Artboard 1 apply Artboard 1 copy 2 Mount_Logo_Primary_RGB Mount_Logo_Primary_RGB give Artboard 1 copy 3 info link Mount_Logo_Primary_RGB Artboard 1 Artboard 2 Artboard 1 visit
Back

Christine Blackshaw Named Associate Director of Fellowships Office

Christine Blackshaw feature

The Office of Competitive Fellowships expanded this year with the addition of Christine Blackshaw, Ph.D., as associate director. During the first few months in her new position, Blackshaw, an associate professor of Spanish literature and culture, has enjoyed getting to know the Mount fellows through their various fellowship applications.

“Actually what’s really been rewarding is meeting these students at the beginning of their application process," she commented. "As they’re writing their personal statements, they’re really also learning who they are, and we make all these wonderful discoveries about them. We get to learn who they are and who they’re becoming. I really love that.”

The Office of Competitive Fellowships assists students and alumni of the Mount community with the application process for highly competitive and distinguished awards, such as the Fulbright, Marshall, Rhodes, Goldwater and Gates Cambridge Scholarships. Last year, Blackshaw coauthored an article with Saribel Morales-Rivera, C'18, about their research on El Escorial, “a monastery/palace/burial ground for all of the kings and queens in Spain.” Saribel is a Mount Fellows alumna, which is how Blackshaw initially got involved in the fellowship program. Blackshaw was among the professors who read Saribel’s statement for a fellowships application last year. She stated, “That was so cool to me because I had felt like I knew her really well and yet to read her narrative was to discover all these other things.” Now Blackshaw is able to have similar experiences by working with other Mount fellows.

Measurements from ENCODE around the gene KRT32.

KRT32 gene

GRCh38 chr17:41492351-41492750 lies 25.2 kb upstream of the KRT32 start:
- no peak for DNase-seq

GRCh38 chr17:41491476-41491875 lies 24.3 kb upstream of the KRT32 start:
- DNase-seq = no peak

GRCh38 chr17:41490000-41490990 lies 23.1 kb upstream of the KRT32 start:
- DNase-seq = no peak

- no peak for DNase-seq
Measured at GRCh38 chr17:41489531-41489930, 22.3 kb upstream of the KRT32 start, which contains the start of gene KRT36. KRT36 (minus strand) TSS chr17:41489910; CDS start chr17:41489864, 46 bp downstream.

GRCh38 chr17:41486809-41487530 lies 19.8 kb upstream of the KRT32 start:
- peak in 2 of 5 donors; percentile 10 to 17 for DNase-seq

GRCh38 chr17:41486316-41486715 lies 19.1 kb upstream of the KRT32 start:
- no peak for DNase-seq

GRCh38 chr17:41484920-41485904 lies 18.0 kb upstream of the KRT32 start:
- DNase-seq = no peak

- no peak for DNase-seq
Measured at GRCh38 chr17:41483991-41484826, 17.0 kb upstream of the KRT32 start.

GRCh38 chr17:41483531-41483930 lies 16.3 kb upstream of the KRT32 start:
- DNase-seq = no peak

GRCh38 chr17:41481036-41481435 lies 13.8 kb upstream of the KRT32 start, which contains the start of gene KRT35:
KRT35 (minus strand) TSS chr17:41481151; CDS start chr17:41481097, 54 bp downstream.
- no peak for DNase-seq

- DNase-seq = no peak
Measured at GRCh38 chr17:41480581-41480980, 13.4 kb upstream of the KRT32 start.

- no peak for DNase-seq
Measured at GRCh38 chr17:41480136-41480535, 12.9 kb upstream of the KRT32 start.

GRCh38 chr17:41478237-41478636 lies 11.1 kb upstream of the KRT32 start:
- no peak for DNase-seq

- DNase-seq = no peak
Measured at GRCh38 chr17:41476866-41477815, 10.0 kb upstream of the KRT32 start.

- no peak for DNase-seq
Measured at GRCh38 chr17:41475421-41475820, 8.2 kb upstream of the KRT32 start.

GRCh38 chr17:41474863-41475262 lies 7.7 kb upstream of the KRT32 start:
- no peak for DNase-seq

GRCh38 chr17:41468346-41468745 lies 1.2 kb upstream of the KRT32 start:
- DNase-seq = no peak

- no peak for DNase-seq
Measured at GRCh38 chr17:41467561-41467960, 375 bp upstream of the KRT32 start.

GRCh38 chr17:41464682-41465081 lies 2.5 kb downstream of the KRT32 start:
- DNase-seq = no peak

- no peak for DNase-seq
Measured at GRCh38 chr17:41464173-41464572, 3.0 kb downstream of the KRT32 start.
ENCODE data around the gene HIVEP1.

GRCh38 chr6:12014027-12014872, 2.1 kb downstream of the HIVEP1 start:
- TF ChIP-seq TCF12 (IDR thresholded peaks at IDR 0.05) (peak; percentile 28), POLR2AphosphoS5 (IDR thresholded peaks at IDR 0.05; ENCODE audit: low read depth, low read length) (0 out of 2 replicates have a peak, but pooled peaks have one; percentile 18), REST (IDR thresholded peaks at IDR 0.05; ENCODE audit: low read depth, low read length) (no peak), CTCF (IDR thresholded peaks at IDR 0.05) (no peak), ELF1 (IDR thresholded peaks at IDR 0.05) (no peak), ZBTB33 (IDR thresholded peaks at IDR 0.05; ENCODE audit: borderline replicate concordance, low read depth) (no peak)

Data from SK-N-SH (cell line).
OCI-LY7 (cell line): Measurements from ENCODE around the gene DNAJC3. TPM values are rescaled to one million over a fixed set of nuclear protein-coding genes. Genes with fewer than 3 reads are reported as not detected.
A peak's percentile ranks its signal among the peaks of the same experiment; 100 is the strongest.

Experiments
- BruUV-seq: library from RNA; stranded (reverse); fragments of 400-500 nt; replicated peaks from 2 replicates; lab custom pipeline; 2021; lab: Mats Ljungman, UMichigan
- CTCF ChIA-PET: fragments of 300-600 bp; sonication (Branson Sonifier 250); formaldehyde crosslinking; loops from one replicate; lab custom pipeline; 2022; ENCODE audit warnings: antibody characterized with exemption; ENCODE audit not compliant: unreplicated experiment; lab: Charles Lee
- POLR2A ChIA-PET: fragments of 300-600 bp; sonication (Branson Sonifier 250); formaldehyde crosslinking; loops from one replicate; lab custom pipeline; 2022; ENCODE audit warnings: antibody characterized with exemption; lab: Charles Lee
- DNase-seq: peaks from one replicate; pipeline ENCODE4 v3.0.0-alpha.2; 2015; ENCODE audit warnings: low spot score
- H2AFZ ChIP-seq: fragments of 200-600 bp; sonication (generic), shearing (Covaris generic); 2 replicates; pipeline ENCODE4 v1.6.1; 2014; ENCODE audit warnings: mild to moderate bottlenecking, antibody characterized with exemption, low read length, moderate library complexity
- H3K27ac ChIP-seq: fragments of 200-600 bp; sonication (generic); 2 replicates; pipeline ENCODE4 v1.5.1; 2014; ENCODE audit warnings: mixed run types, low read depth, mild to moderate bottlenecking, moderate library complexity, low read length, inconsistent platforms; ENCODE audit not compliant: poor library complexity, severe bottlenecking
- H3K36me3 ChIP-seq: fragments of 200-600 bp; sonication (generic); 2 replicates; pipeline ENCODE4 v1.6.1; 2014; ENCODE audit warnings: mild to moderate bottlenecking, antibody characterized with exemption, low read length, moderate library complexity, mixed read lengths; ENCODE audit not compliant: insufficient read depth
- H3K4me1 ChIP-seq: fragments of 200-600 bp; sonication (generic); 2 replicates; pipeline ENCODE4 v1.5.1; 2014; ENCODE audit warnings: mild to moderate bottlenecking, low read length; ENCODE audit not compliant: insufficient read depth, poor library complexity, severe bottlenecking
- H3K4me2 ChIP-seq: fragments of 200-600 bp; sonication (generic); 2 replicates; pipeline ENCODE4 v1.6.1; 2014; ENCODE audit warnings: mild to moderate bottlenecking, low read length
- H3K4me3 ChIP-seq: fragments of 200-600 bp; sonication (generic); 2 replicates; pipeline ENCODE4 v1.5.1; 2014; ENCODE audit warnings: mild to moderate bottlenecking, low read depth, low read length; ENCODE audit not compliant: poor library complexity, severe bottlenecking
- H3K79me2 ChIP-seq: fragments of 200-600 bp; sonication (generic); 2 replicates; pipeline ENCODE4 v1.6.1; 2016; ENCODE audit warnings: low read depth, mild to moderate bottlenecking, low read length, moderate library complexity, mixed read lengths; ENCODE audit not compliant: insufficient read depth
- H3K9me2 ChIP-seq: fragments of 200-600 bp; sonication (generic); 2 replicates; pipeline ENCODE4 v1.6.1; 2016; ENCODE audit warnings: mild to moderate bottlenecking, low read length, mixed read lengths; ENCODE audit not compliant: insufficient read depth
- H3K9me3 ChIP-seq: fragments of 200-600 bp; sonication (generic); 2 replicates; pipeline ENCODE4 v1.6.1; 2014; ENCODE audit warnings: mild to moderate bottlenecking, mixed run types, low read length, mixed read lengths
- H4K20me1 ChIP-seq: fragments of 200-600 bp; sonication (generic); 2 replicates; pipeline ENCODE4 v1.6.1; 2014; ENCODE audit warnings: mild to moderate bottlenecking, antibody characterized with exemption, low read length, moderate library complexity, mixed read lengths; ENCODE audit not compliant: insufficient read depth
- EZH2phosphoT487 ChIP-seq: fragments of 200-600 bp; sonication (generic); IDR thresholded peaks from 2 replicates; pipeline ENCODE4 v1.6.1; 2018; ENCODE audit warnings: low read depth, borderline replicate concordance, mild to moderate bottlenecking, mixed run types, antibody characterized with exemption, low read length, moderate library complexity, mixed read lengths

Blackshaw's academic background is in 19th century Spain, but she has recently been studying 18th century and contemporary Spain as well. She mainly teaches 100 level language courses and several upper-level courses about Spain and the Spanish language.

Blackshaw became interested in the Spanish language and culture when she was 13 years old. One year into her journey of learning Spanish, a woman from Spain began working with her mother at a summer camp. Blackshaw practiced her Spanish, and the woman honed her English. Blackshaw especially noticed the woman's willingness and excitement to share the Spanish culture. “I kind of fell in love really because of this Spanish hospitality, especially considering the desire this woman demonstrated to share her culture with me. I became interested in certain aspects of Spanish history and culture, which is very different from our own,” she explained.

Nearing the end of her undergraduate experience at the University of Virginia, Blackshaw was not sure what was next for her. She decided to take a graduate level course about the Argentinian writer Jorge Luis Borges. Through this course, Blackshaw realized that she enjoyed having conversations about Spanish language texts, so she decided to continue at UVA to earn her master’s and doctoral degrees. She studied abroad in Salamanca, Spain, and taught in Valencia for a summer. She was able to return to Spain to conduct doctoral research in Madrid’s National Library through the Program for Cultural Cooperation, now Hispanex. In the future, she would like to teach and study Spanish literature in England.

“My research currently is in historical myth in 18th through 21st-century discourse,” she explained. “What I mean by that is how shared beliefs about Spain’s past are disseminated through popular text but also historical text.” Her next anthology is about “history and myth in Spanish television and film.” Some of her favorite television shows include El Ministerio de Tiempo, Carlos, Las Chicas del Cable, Mar de Plástico and Isabel. She incorporates these shows into her classes.